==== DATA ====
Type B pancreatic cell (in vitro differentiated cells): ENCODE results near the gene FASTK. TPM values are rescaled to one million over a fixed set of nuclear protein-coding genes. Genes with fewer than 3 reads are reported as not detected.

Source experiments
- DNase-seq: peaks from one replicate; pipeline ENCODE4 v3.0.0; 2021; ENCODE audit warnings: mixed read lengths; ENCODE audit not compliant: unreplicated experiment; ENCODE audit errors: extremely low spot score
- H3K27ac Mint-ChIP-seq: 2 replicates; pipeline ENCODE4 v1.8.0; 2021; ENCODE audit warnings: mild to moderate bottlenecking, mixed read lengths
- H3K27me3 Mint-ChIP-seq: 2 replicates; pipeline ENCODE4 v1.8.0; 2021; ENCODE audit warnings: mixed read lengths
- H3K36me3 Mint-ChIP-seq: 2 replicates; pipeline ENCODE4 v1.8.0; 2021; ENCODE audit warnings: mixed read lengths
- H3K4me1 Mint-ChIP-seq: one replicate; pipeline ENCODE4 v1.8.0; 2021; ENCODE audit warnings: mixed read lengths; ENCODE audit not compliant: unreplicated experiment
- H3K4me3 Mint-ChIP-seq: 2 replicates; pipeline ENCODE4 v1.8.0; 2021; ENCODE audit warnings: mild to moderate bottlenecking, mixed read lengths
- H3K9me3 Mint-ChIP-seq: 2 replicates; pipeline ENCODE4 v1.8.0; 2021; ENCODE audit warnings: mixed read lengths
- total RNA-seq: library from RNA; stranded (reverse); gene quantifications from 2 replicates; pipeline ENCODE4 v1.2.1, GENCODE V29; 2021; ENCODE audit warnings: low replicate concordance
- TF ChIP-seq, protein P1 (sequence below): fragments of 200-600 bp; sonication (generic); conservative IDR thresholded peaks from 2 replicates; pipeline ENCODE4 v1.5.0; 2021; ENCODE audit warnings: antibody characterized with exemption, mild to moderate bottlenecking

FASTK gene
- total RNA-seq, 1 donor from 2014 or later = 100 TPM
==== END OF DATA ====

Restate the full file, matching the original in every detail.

Type B pancreatic cell (in vitro differentiated cells): ENCODE results near the gene FASTK. TPM values are rescaled to one million over a fixed set of nuclear protein-coding genes. Genes with fewer than 3 reads are reported as not detected.

Source experiments
- DNase-seq: peaks from one replicate; pipeline ENCODE4 v3.0.0; 2021; ENCODE audit warnings: mixed read lengths; ENCODE audit not compliant: unreplicated experiment; ENCODE audit errors: extremely low spot score
- H3K27ac Mint-ChIP-seq: 2 replicates; pipeline ENCODE4 v1.8.0; 2021; ENCODE audit warnings: mild to moderate bottlenecking, mixed read lengths
- H3K27me3 Mint-ChIP-seq: 2 replicates; pipeline ENCODE4 v1.8.0; 2021; ENCODE audit warnings: mixed read lengths
- H3K36me3 Mint-ChIP-seq: 2 replicates; pipeline ENCODE4 v1.8.0; 2021; ENCODE audit warnings: mixed read lengths
- H3K4me1 Mint-ChIP-seq: one replicate; pipeline ENCODE4 v1.8.0; 2021; ENCODE audit warnings: mixed read lengths; ENCODE audit not compliant: unreplicated experiment
- H3K4me3 Mint-ChIP-seq: 2 replicates; pipeline ENCODE4 v1.8.0; 2021; ENCODE audit warnings: mild to moderate bottlenecking, mixed read lengths
- H3K9me3 Mint-ChIP-seq: 2 replicates; pipeline ENCODE4 v1.8.0; 2021; ENCODE audit warnings: mixed read lengths
- total RNA-seq: library from RNA; stranded (reverse); gene quantifications from 2 replicates; pipeline ENCODE4 v1.2.1, GENCODE V29; 2021; ENCODE audit warnings: low replicate concordance
- TF ChIP-seq, protein P1 (sequence below): fragments of 200-600 bp; sonication (generic); conservative IDR thresholded peaks from 2 replicates; pipeline ENCODE4 v1.5.0; 2021; ENCODE audit warnings: antibody characterized with exemption, mild to moderate bottlenecking

FASTK gene
- total RNA-seq, 1 donor from 2014 or later = 100 TPM